The board of directors of Sonoma Clean Power filled 13 spots on two key public advisory panels Wednesday without a single Latino face, causing some board members to question the outreach effort to recruit volunteers.
"Given that this is 40 percent of our population — soon to be 50 percent — this is a huge oversight ... We blew it, quite frankly," said Director Shirlee Zane, one of two members from the Sonoma County Board of Supervisors.
CEO Geof Syphers defended his recruitment effort, saying he had placed advertisements and public service announcements with major local newspapers and radio stations and posted the unpaid positions on the Internet, but he admitted he had not approached the newspaper La Voz or radio station KBBF-FM, both bilingual news outlets popular with local Hispanics.
"I share your concern and would have liked to have had some more applicants from that community," he told Zane, "and I would like to do better next time."
Sonoma Clean Power hopes to begin offering electricity to its first customers, mostly businesses in Sonoma County and several of its cities — Sonoma, Santa Rosa, Cotati, Windsor and Sebastopol — in May. The bulk of residential customers will join in stages by 2016. The agency will compete directly with PG&E and customers are free to chose to remain with the older utility.
Zane said the lack of Latino representation on Clean Power committees could hurt the participation rate if PG&E does aggressive marketing in Spanish.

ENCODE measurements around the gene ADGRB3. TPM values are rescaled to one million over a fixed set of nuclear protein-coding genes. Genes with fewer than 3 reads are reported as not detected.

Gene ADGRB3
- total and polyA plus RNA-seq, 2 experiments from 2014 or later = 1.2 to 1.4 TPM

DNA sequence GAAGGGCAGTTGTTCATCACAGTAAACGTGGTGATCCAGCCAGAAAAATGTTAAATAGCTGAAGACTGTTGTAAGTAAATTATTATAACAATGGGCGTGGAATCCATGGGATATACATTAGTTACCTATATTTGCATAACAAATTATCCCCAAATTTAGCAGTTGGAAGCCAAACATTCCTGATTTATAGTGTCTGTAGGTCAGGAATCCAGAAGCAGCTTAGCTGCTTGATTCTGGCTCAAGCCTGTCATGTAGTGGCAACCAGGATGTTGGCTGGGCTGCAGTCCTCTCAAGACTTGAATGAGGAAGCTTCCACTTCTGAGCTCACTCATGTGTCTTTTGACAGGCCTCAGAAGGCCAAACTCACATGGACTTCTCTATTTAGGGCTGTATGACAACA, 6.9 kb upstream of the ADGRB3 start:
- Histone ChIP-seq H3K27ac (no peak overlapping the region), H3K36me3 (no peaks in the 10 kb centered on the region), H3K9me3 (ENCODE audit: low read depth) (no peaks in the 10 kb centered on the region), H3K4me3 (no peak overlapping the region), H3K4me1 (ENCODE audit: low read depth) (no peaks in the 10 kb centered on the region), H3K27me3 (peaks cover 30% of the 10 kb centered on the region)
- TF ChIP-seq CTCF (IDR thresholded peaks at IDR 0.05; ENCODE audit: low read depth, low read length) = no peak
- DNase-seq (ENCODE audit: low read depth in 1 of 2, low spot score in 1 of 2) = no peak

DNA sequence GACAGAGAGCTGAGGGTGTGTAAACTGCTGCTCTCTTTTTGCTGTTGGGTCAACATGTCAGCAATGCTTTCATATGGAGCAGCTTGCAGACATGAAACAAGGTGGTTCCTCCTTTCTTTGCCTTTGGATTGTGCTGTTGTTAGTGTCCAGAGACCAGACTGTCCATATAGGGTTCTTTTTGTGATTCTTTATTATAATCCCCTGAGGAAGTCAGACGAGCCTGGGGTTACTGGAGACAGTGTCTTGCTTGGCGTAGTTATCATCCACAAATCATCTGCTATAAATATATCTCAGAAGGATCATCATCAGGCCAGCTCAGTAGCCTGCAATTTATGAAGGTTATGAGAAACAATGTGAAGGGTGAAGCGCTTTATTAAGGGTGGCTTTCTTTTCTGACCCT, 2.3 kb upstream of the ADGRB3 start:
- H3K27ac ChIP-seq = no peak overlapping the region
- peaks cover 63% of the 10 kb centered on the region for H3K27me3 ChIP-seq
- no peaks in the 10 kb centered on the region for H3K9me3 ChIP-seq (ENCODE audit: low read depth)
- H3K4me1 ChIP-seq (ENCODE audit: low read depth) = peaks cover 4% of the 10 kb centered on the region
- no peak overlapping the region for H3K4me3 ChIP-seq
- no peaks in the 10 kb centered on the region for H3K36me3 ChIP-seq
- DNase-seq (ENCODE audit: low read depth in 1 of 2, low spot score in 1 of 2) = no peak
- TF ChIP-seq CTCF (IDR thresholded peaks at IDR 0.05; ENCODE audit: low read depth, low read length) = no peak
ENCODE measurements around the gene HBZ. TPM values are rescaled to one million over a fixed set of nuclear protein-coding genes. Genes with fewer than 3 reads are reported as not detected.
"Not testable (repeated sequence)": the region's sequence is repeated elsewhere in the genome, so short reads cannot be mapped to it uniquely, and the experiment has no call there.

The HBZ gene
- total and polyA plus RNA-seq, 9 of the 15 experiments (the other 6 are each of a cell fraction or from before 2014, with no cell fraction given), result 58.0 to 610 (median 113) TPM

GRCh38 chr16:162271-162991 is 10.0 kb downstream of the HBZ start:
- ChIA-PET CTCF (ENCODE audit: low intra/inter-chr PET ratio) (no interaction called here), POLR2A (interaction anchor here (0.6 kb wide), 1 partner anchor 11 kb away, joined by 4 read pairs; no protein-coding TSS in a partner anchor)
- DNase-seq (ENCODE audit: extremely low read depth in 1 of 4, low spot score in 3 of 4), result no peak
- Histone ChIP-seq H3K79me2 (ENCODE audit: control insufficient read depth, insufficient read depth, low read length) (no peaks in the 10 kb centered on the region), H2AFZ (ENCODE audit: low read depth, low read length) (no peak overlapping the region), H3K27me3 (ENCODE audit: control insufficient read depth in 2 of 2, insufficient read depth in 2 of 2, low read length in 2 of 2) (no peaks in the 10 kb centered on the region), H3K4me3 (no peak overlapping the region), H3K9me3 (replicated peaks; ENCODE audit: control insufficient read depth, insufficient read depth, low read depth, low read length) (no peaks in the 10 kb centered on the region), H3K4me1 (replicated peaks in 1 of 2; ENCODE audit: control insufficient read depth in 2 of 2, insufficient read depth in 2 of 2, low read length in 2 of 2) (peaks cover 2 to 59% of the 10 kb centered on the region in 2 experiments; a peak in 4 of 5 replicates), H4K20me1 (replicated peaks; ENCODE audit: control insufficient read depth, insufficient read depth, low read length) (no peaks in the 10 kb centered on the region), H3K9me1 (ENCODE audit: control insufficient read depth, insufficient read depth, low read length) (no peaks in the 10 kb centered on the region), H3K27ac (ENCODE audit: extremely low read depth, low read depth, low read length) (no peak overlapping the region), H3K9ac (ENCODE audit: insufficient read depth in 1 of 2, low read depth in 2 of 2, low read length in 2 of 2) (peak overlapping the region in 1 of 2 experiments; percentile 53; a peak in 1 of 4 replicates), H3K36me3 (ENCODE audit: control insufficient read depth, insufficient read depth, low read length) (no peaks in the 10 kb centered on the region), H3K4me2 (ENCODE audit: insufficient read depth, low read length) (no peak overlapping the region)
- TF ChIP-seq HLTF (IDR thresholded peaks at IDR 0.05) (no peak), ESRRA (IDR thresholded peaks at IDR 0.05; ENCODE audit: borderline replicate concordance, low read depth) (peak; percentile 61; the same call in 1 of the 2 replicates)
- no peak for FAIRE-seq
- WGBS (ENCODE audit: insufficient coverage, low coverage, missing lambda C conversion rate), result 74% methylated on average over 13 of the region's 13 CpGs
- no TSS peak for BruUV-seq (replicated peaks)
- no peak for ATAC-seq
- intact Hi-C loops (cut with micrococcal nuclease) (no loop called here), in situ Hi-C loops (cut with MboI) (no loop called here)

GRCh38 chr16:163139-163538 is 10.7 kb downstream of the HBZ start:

The eight board members appeared to agree with Zane's dismay at the lack of diversity on the panels, one of which is designed to advise on rates and the other on business policies at the fledgling county power agency, but they disagreed on how to remedy the problem.
Several, including Chairwoman Susan Gorin, the other representative from the Board of Supervisors, suggested appointing a non-voting liaison from the Latino community, with an eye toward appointing that person to a voting position when one comes open.
Others, however, dismissed that idea.
"You're going to say 'you can come to the meetings, but you can't vote?' I think that's an insult," said Director Jake Ours, a Santa Rosa City Council member.
Zane suggested amending the agreement among the city and county governments to add an additional member to the rate-setting advisory committee, but that prospect appeared to alarm Syphers and several other board members. The agency is under a tight administrative and legal schedule to get power flowing by May 1 and the process of amending the delicately-negotiated agreement, even for a relatively minor change, could take many weeks and derail the timetable, warned Director Steve Barbose, a Sonoma City Council member.
In the end, the board unanimously approved the advisory panel appointments recommended by a subcommittee of directors, with only the promise from Syphers to recruit Latino members in the future.
The new "Business Operations Committee" will review the contracts and internal processes of the agency. It includes four energy sector consultants — chairwoman Susan Briski and members Harry Davitian, Bill Mattinson, and Paul Brophy — and retired Healdsburg City Attorney Mike Gogna.
The authority's general counsel, Steve Shupe, said that because members are so tightly tied to the energy industry they would have to be carefully advised on possible conflicts of interest. Should any of their firms attempt to contract with the agency, he said, the members would have to resign from the panel under a state law that forbids public officials from participating on both the public and private sides of a contract, even indirectly. In lesser matters where the economic interests of a member's business might be at stake, the member could simply sit out the discussion and not vote, he said.